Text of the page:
In situ immunolabeling

A single tiller cut above the rhizome was collected at the peak biomass harvest. Sampling uniformity across eight miscanthus genotypes, with varying phenotypes, was achieved by collecting leaf and stem samples from the internode located halfway through the length defined between the uppermost full-grown ligule and the base of the tiller. Smaller sections (1 mm–5 mm) were cut from the middle portion of the leaf blade and from the middle of the internode. Subsequent steps for tissue fixation, processing and epitope immunolabeling were performed as previously described [23]. Negative immunological controls (Additional file 2: D) consisted of treating sections following this same procedure, but using primary mAbs which do not bind epitopes in the tissues [39]. For certain mAbs known to only bind to de-esterified forms of the epitopes, sections were subjected to a base treatment (BT) with 0.1 M KOH (1 h followed by three washes with deionised H2O), before blocking and mAb application. Microscopic inspection was performed using an Eclipse 80i microscope (Nikon Inc., Melville, New York, USA) equipped with epifluorescence optics. At least three micrographs for a given mAb were captured at the same exposure time with a Nikon DS-Ri1 camera head using NIS-Elements Basic Research software (Nikon). Additional file 2 contains the full immunolabeling study using 22 mAbs.

Results and discussion

Miscanthus cell wall and enzymatic hydrolysis

We used an enzyme-mediated approach to determine the amenability to deconstruction of CWM from leaf and stem biomass from M. sinensis, M. sacchariflorus and two M. × giganteus genotypes. The hydrolytic mixture contained a broad spectrum of cellulolytic enzyme activities, including various cellobiohydrolases, and endo-(1 → 4)-β-glucanases; of which, some have been reported to also have xylanase activity [40, 41]. The CWM was not pretreated before enzymatic hydrolysis, to avoid minimising differences in recalcitrance between samples, and thus assess non-attenuated impacts of cell wall features on recalcitrance.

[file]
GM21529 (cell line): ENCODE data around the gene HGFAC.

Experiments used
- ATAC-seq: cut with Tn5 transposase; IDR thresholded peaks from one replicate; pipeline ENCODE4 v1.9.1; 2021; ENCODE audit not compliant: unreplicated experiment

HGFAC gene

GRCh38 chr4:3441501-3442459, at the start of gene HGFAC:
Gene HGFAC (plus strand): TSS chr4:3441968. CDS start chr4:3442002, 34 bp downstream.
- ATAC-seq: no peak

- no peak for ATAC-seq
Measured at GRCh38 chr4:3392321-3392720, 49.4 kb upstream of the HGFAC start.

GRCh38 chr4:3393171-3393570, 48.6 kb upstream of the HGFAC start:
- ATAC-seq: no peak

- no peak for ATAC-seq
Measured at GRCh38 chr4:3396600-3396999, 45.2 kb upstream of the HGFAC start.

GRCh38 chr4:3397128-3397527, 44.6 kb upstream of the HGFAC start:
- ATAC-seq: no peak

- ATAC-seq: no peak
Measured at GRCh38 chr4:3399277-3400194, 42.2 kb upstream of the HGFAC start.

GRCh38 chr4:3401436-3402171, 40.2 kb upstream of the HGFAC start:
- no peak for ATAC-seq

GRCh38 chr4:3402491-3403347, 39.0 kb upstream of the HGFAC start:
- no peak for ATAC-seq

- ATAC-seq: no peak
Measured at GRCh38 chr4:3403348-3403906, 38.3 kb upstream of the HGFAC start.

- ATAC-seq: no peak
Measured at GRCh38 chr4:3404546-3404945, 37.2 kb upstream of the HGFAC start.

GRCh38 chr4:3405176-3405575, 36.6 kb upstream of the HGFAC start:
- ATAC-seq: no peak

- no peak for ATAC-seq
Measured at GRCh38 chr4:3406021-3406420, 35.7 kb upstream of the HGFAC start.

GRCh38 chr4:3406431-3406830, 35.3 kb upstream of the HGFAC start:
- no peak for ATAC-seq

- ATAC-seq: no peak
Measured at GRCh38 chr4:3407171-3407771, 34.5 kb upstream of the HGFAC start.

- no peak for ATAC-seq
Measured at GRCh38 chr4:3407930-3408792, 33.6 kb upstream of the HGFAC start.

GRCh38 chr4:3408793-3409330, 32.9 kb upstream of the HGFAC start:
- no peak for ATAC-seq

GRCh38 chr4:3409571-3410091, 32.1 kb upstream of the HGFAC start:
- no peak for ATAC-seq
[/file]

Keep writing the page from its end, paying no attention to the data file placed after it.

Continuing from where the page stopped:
In mature miscanthus tissues (peak biomass and senesced stages), saccharification efficiencies from leaf biomass ranged between 12.4 and 23.2 GlcE (% of total glucose extracted), 2.7–8.6 XylE (% of total xylose extracted) and 2.4–8.7 AraE (% of total arabinose extracted). For stems, the values were 9.8–28.0 GlcE, 7.3–18.3 XylE and 3.5–14.0 AraE (Additional file 3). ANOVA revealed that the genotype, organ and development stage factors had significant effects on the extractability of glucose, xylose and arabinose (P < 0.05; Additional file 4). GlcE is typically higher in leaf biomass, whereas XylE and AraE tend to be higher in stems. However, for these three monosaccharides, saccharification efficiency generally decreases as plants mature (Additional file 3). Notwithstanding these overall trends in the extractability of glucose, xylose and arabinose, not all genotypes showed similar behaviours, suggesting genotype-specific responses to enzymatic hydrolysis.

Lignin, ferulic (FA) and p-coumaric (pCA) acids, as well as the monosaccharides glucose, xylose and arabinose, that constitute cellulose, arabinoxylans (AX) and mixed-linkage 1 → 3,1 → 4-β-glucan (MLG), are, respectively, the main components of the phenolic and carbohydrate fractions of miscanthus CWM [42, 43]. Additionally, substitution by O-acetyl groups, which in grass cell walls occurs primarily on AX, can affect structural integrity [4447], namely at the level of xylan–cellulose interactions [4850]. All these cell wall components are linked among themselves and to others, forming intertwined networks of polymers, which confer the cell wall with physiological, mechanical and chemical integrity [46, 5153].